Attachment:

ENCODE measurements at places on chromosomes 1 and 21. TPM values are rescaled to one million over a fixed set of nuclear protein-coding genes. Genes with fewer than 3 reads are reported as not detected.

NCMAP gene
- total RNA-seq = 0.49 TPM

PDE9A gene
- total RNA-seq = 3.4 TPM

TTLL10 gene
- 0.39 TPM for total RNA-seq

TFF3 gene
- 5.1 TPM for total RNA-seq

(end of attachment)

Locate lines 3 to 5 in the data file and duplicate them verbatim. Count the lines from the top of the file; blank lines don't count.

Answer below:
- total RNA-seq = 0.49 TPM

PDE9A gene
- total RNA-seq = 3.4 TPM